Advertising and music synchronisation are taking on an increasingly vital role in promoting and remunerating artists and songwriters. So we met up with music supervisor and former Warner A&R Jane Jacob; originally from London but who now lives in Melbourne working for Mana Music. Her A&R successes include Amy Macdonald & Paolo Nutini.
Jane Jacob – Music Supervisor, Mana Music, Australia
Describe your job. What do you do?! How did you get there?
I’m a music supervisor so I work on commercials, TV shows, films and promos consulting on music. My days are spent working on music briefs that can be anything from a car commercial to a promo for The Bachelor to obscure briefs such as searching for some Lebanese hip hop for a strip club scene!! Then I have to negotiate fees with the copyright owners and try and get the song over the line for my clients . I meet with agencies, TV producers, publishers, labels, new bands and composers on a daily basis.
I have an A&R background so it’s a natural progression although the biggest challenge was learning very quickly about Australian music and what pleases the audience here!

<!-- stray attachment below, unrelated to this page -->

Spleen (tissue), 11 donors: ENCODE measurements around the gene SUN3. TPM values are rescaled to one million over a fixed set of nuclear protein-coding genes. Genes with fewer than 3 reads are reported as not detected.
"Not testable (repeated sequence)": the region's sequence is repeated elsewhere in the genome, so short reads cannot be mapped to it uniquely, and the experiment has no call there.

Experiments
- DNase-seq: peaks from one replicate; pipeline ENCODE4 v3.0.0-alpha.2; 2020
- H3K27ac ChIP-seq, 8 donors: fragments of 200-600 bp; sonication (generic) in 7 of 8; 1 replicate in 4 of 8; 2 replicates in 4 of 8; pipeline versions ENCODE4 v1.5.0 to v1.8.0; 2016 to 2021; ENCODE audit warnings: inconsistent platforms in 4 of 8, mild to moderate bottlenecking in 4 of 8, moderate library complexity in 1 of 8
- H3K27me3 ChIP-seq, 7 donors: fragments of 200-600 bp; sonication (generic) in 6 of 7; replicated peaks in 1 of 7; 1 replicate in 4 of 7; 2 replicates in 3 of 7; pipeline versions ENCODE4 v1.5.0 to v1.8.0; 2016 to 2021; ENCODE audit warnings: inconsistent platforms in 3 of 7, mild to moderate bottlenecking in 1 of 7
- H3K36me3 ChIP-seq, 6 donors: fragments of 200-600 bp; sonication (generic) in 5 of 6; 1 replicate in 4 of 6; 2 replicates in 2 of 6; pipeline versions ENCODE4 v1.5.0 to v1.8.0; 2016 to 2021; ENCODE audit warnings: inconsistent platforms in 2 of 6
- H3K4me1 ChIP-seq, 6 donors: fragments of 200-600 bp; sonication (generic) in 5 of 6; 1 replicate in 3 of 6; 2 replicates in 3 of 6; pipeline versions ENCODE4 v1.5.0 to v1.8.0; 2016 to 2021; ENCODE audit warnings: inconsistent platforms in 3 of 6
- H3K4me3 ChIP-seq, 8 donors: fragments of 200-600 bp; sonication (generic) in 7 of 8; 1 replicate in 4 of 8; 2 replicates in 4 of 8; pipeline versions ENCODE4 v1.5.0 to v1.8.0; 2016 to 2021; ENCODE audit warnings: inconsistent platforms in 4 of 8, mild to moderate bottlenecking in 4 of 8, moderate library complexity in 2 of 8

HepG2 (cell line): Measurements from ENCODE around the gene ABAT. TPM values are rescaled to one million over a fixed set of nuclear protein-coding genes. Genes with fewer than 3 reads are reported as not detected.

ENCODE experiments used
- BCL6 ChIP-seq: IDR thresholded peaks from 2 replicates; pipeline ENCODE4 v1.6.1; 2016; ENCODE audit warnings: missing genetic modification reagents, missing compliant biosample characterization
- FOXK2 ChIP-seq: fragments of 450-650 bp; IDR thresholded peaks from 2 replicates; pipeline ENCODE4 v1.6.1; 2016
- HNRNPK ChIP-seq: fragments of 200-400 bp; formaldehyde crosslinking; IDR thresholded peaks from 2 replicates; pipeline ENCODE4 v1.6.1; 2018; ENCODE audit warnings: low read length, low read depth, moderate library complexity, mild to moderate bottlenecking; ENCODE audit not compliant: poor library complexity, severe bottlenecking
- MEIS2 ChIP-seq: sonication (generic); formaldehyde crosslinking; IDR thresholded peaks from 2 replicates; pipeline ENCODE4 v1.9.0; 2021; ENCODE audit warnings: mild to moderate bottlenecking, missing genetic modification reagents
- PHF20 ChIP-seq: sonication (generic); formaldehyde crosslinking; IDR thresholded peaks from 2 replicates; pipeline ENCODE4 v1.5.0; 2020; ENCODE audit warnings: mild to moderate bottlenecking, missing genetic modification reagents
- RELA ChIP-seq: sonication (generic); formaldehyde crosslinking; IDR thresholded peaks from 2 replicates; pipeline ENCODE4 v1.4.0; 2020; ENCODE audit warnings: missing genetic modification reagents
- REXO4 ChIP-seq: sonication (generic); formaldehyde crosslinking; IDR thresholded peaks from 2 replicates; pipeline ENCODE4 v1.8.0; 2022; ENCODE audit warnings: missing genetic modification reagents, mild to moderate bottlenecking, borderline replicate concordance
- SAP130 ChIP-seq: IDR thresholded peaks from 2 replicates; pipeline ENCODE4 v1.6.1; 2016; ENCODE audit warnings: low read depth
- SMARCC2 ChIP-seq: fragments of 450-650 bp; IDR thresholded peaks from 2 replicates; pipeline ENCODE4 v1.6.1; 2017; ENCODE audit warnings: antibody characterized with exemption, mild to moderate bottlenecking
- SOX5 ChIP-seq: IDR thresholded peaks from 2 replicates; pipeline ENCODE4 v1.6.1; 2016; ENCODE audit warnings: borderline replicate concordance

I did 10 years of A&R in London before coming out to Melbourne.
How did you start out in the music industry? What was your big break?
I started out working for the MD of ITB (the live booking agency). His clients were Robert Plant, Aerosmith, Lenny Kravitz and Ozzy Osbourne so it was an amazing experience for a 21 year old. Full on and demanding but the best training. It taught me to think on my feet and realise that the industry is fun but a lot of hard work!! I guess my big break was working at Warner/Chappell as I had always wanted to do A&R.
What was your first/last hit as an A&R?
My first hit was Paolo Nutini’s first single ‘Last Request’ which went Top 5. And my last hit as an A&R was not a hit as such. I had an incredibly talented artist called Phildel whose music was used in a worldwide Apple Ipad commercial. It doesn’t get much bigger than that in the synch world!
Paolo Nutini – ‘Last Request’ (2006)
How closely do you work with artists & management now you’re working in music supervision? How transferable are the skills you developed in A&R to your new role?
We work with artists and management primarily at the start of their careers or if they are not signed. Once they are signed we negotiate with their representatives at their label or publisher. As in A&R, strong relationships help whether it is with the artist, the advertising agency or with the licensing team